3. L-cysteine availability
4. Rate of GSH transport out of cell
Why is GSH important?
It's the main intracellular reductant
What does GSH reduce?
Vit C and Vit E
What keeps GSH reduced (from GSSG)?
GSH reductase
What enzyme oxidizes GSH?
GSH Peroxidase - when it does its job of quenching ROS's
What does GSH reductase (GR) need in order to reduce GSSG?
NADPH - gets oxidized.
Where does NADPH come from?
In what cell compoments do the vitamens C and E act as antioxidants?
Vit C = cytosolic antioxidant

Vit E = membrane antioxidant
What are the 3 main bad actions of OH* hydroxyl radical?
1. Hits DNA and mutates it by hydroxylating bases.
2. Oxidizes & splits proteins
3. Starts lipid chain rxn of oxidation.
What are the 4 steps of the lipid oxidation chain reaction?
1. Initiation (by OH*)
2. Rearrangmnt to create trans double bond
3. Propogation by Reaction with O2 ->LOO*
4. Products
What are the products of lipid oxidation by OH*?
Hydroperoxylipid (LOOH) + Cyclic peroxide
How is the spontaneous homolytic cleavage of H2O2 -> 2OH* avoided?
By Glutathione Peroxidase - uses 2 GSH to reduce H2O2 -> ROH + H2O
Where in the cell is GPx (glutathione peroxidase)?
In the cytosol
Where are LOOH mostly?
Hydroperoxylipids are mostly in the membrane
How does GPx get at hydroperoxylipids?
They are insoluble in the internal cell membrane; so they migrate out to the edge; then GPx can get at them.
What drugs does GSH protect against?
Tylenol (Acetominophen)
Melphalan (Phe-mustard, Alkeran)
How is damaged DNA repaired?
By excision repair
How are damaged proteins repaired?
They arent - just get degraded
How is degrading damaged proteins different from normal?
It's accelerated b/c the proteins are more unstable.
What are the 2 exceptions to repairing damaged proteins?
1. Protein disulfides
2. Methionine Sulfoxide
How are protein disulfides repaired?
How is Methionine Sulfoxide repaired?
Met Sulfoxide Reductase uses NADPH to reduce it to Met.
How are damaged membrane lipids repaired?
1. GSH peroxidase QUENCHES
2. Hydroxyacid removed by phospholipases, replaced.
What is the effect of increasing amounts of oxidative stress?
Apoptosis, then necrosis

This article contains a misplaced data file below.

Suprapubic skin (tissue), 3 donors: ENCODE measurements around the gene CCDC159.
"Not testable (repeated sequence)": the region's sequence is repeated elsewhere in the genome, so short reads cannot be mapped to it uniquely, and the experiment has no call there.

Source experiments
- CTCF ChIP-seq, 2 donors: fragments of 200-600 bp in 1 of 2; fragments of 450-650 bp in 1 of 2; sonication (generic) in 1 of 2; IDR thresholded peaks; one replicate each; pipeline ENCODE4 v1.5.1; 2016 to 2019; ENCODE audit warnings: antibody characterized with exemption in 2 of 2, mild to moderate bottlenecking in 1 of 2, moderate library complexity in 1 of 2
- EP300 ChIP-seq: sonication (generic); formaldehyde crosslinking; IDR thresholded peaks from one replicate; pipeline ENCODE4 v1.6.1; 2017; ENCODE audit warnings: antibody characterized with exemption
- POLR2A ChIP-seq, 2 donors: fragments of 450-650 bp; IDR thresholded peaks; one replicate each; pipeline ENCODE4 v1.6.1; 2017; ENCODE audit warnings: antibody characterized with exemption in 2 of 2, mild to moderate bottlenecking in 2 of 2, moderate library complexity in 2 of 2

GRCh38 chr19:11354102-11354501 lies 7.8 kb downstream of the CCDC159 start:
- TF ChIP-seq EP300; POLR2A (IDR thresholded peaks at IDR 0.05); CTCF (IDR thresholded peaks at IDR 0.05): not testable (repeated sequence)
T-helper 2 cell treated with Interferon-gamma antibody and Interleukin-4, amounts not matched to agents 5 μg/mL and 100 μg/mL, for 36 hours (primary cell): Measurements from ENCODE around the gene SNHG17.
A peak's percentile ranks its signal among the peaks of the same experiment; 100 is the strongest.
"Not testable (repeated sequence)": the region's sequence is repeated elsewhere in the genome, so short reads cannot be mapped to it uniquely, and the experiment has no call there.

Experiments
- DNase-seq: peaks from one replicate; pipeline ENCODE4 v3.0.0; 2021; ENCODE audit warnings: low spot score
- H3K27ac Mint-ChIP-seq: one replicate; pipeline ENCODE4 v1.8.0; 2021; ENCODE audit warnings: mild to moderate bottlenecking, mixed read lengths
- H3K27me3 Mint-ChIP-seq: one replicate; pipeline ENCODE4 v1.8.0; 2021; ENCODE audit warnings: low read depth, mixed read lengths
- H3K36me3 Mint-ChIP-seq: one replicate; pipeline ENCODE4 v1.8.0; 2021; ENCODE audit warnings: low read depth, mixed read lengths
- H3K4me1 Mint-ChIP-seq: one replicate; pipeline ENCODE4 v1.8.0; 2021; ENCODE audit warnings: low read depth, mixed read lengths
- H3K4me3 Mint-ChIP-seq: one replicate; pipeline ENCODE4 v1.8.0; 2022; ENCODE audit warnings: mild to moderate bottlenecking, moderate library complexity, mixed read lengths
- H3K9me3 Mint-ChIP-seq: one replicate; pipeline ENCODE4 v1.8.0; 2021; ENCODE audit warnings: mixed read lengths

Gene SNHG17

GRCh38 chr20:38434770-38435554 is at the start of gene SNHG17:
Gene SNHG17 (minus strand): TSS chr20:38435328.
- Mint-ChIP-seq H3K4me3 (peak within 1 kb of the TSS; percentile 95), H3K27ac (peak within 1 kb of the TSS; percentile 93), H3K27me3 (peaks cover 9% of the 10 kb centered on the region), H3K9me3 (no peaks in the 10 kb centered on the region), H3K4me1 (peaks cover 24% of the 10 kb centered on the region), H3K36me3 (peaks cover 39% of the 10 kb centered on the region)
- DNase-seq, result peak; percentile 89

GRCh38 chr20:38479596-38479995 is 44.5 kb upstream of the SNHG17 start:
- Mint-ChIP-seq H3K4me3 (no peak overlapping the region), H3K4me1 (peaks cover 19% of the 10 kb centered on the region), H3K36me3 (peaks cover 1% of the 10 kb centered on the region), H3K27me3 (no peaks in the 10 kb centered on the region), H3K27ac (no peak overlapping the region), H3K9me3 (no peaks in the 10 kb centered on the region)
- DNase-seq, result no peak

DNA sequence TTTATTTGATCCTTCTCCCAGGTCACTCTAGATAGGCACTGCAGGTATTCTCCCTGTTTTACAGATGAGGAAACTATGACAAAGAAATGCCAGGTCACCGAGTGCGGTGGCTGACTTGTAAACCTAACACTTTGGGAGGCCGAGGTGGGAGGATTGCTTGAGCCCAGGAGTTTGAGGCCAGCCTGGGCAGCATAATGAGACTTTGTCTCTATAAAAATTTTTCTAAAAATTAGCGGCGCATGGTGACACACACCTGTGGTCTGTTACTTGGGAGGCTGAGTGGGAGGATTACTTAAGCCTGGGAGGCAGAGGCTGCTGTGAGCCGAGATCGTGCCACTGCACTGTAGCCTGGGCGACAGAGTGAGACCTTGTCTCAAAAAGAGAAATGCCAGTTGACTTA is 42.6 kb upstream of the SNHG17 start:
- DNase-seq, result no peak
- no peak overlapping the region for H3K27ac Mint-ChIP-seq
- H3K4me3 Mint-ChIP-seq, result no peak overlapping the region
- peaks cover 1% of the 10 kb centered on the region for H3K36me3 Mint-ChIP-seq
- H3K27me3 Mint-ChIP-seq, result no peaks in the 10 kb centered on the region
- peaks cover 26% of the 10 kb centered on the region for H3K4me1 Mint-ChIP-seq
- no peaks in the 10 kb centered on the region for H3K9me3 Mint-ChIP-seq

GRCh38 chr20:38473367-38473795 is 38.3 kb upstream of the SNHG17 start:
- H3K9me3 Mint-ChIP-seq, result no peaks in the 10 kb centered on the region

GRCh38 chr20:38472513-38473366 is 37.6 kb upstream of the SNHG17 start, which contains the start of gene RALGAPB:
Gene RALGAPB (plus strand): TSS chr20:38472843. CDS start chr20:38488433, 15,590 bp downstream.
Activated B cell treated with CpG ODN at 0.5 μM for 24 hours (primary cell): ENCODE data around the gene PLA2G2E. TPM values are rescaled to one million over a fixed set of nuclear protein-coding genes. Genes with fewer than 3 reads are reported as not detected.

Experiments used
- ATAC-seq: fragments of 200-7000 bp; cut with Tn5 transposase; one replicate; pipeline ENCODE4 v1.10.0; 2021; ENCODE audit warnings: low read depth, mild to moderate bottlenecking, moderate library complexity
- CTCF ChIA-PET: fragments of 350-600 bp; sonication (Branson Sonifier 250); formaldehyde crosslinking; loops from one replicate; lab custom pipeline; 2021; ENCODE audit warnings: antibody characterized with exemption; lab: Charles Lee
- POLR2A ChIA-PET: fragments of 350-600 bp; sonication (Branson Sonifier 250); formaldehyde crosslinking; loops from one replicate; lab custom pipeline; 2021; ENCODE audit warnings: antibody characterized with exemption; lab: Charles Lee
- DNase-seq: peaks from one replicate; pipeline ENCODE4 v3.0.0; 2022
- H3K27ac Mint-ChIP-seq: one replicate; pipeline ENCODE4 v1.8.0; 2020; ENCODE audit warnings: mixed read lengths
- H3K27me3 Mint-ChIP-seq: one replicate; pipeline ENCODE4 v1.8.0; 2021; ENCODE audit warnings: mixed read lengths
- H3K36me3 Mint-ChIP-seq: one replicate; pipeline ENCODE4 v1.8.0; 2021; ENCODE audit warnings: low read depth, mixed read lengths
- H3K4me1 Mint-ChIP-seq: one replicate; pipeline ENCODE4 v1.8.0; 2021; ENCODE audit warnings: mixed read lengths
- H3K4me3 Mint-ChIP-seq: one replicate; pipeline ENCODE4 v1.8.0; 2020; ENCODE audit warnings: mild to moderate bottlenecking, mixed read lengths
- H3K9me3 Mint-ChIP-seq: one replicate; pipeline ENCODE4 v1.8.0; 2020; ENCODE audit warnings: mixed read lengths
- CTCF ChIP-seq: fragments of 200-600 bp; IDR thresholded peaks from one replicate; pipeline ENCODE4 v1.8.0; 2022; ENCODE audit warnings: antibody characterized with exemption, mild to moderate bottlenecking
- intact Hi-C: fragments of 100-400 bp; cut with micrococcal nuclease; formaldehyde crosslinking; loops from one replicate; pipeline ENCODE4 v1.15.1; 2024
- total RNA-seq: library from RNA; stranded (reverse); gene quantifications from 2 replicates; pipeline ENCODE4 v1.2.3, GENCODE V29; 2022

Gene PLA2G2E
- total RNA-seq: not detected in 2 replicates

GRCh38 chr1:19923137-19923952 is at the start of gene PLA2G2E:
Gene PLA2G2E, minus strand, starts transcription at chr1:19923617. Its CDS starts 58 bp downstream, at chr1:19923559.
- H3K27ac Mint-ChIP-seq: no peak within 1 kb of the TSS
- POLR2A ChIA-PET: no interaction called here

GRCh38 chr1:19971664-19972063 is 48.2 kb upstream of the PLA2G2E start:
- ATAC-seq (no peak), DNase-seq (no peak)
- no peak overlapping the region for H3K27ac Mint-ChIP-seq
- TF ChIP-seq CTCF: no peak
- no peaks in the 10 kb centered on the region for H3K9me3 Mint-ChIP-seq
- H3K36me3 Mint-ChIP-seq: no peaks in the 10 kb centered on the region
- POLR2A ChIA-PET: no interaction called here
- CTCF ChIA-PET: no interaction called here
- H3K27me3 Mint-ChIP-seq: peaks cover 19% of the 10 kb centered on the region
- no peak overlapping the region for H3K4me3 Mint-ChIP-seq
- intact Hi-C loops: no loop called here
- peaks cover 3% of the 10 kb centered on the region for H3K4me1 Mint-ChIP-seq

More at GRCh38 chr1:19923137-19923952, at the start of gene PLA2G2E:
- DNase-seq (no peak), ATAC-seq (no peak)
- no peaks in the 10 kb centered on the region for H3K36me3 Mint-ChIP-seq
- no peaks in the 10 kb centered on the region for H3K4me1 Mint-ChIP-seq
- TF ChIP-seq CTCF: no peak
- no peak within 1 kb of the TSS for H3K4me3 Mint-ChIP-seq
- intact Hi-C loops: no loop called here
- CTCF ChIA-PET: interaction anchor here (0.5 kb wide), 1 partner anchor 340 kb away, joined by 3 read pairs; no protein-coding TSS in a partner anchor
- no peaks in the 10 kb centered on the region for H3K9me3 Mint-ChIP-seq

What is respiratory burst?
The increased O2 consumption by phagosomes during increased metabolism.
What enzyme is essential in respiratory burst?
NADPH oxidase
Where is NADPH oxidase?
Loosely at the inner plasma membrane surface -> so it can end up on outer vacuole surf)
What is the result of NADPH oxidase action?
Forms superoxide in the phagocytic vacuole
What happens to superoxide in the phagocytic vacuole?
Converted to H2O2 by SOD
What happens to H2O2 in the phagocytic vacuole?
Used by Fenton/Haber-weiss rxns to make OH* radicals
What do OH* radicals do in the phagocytic vacuole?
Kill bacteria.
What other enzyme kills bacteria in phagosomes?
What type of protein is myeloperoxidase?
Green hemeprotein
What reaction does Myeloperoxidase catalyze?
Formation of HOCL (clorox)
What are 2 diseases associated with deficient respiratory bursts?
1. CGD (worse)
2. Inherited defic of myeloperoxidase
What causes CGD?
Inherited defic of NADPH oxidase
What results from deficient NADPH oxidase?
Ability to engulf bacteria, inability to kill
What 2 enzymes are important in purine degradation? Which one predominates in vivo?
Xanthine Oxidase
Xanthine Dehydrogenase (XD)
Why is XD predominant?
B/c it oxidizes Hypoxanthine and Xanthine w/out making ROS
What can cause conversion of Xanthine DEHYDROGENASE to OXIDASE?
Ischemia - Ca2+ influx activates protease that converts the enzyme.
Why is Xanthine oxidase bad?
It produces H2O2 as Xanthine is oxidized.
What sequence results from ATP Depletion?
ADP, AMP, IMP, Hypoxanthine
What is required for Hypoxanthine oxidation?
Oxygen; which is not available to ischemic tissue; hypoxathine accumulates.
Where does the injury occur in ischemia?
When clot is taken away and O2 is available - suddenly lots of H2O2 forms.
What 2 injuries do we see this reperfusion injury in?